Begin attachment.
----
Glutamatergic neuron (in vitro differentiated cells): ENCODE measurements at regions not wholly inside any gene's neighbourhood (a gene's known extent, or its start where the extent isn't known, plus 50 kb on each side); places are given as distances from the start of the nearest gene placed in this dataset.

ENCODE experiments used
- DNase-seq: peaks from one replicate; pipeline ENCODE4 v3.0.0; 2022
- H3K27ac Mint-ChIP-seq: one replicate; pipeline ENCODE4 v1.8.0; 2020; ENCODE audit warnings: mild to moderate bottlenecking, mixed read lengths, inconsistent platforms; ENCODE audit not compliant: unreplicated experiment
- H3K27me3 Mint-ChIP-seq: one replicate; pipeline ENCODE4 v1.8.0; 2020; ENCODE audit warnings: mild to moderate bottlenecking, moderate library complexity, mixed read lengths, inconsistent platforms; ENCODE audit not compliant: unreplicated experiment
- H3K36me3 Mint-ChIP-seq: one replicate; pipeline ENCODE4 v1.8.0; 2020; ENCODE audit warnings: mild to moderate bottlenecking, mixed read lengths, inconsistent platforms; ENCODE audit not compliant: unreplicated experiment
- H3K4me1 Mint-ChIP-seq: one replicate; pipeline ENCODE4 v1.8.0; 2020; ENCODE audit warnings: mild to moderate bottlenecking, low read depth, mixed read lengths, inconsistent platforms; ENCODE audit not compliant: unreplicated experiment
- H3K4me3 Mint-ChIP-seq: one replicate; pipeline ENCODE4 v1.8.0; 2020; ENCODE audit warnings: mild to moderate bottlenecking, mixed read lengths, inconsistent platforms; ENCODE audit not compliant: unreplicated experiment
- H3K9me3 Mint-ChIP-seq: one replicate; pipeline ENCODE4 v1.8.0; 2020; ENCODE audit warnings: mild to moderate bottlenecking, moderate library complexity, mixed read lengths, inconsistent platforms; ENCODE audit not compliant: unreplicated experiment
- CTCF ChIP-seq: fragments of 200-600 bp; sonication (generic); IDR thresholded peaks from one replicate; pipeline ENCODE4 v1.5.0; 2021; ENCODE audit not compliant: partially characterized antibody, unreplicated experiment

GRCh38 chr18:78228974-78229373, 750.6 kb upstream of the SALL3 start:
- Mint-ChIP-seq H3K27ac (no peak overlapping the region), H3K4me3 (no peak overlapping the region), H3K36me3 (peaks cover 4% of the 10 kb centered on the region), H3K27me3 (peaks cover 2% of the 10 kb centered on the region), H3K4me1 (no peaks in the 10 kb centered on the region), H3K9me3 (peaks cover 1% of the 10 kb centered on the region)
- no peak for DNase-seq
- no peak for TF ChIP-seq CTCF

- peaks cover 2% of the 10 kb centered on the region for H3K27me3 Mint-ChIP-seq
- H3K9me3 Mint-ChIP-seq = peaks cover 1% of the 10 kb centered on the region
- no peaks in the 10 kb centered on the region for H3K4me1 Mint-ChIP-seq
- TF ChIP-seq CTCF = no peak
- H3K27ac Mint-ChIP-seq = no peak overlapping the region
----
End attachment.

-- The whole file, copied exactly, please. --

Glutamatergic neuron (in vitro differentiated cells): ENCODE measurements at regions not wholly inside any gene's neighbourhood (a gene's known extent, or its start where the extent isn't known, plus 50 kb on each side); places are given as distances from the start of the nearest gene placed in this dataset.

ENCODE experiments used
- DNase-seq: peaks from one replicate; pipeline ENCODE4 v3.0.0; 2022
- H3K27ac Mint-ChIP-seq: one replicate; pipeline ENCODE4 v1.8.0; 2020; ENCODE audit warnings: mild to moderate bottlenecking, mixed read lengths, inconsistent platforms; ENCODE audit not compliant: unreplicated experiment
- H3K27me3 Mint-ChIP-seq: one replicate; pipeline ENCODE4 v1.8.0; 2020; ENCODE audit warnings: mild to moderate bottlenecking, moderate library complexity, mixed read lengths, inconsistent platforms; ENCODE audit not compliant: unreplicated experiment
- H3K36me3 Mint-ChIP-seq: one replicate; pipeline ENCODE4 v1.8.0; 2020; ENCODE audit warnings: mild to moderate bottlenecking, mixed read lengths, inconsistent platforms; ENCODE audit not compliant: unreplicated experiment
- H3K4me1 Mint-ChIP-seq: one replicate; pipeline ENCODE4 v1.8.0; 2020; ENCODE audit warnings: mild to moderate bottlenecking, low read depth, mixed read lengths, inconsistent platforms; ENCODE audit not compliant: unreplicated experiment
- H3K4me3 Mint-ChIP-seq: one replicate; pipeline ENCODE4 v1.8.0; 2020; ENCODE audit warnings: mild to moderate bottlenecking, mixed read lengths, inconsistent platforms; ENCODE audit not compliant: unreplicated experiment
- H3K9me3 Mint-ChIP-seq: one replicate; pipeline ENCODE4 v1.8.0; 2020; ENCODE audit warnings: mild to moderate bottlenecking, moderate library complexity, mixed read lengths, inconsistent platforms; ENCODE audit not compliant: unreplicated experiment
- CTCF ChIP-seq: fragments of 200-600 bp; sonication (generic); IDR thresholded peaks from one replicate; pipeline ENCODE4 v1.5.0; 2021; ENCODE audit not compliant: partially characterized antibody, unreplicated experiment

GRCh38 chr18:78228974-78229373, 750.6 kb upstream of the SALL3 start:
- Mint-ChIP-seq H3K27ac (no peak overlapping the region), H3K4me3 (no peak overlapping the region), H3K36me3 (peaks cover 4% of the 10 kb centered on the region), H3K27me3 (peaks cover 2% of the 10 kb centered on the region), H3K4me1 (no peaks in the 10 kb centered on the region), H3K9me3 (peaks cover 1% of the 10 kb centered on the region)
- no peak for DNase-seq
- no peak for TF ChIP-seq CTCF

- peaks cover 2% of the 10 kb centered on the region for H3K27me3 Mint-ChIP-seq
- H3K9me3 Mint-ChIP-seq = peaks cover 1% of the 10 kb centered on the region
- no peaks in the 10 kb centered on the region for H3K4me1 Mint-ChIP-seq
- TF ChIP-seq CTCF = no peak
- H3K27ac Mint-ChIP-seq = no peak overlapping the region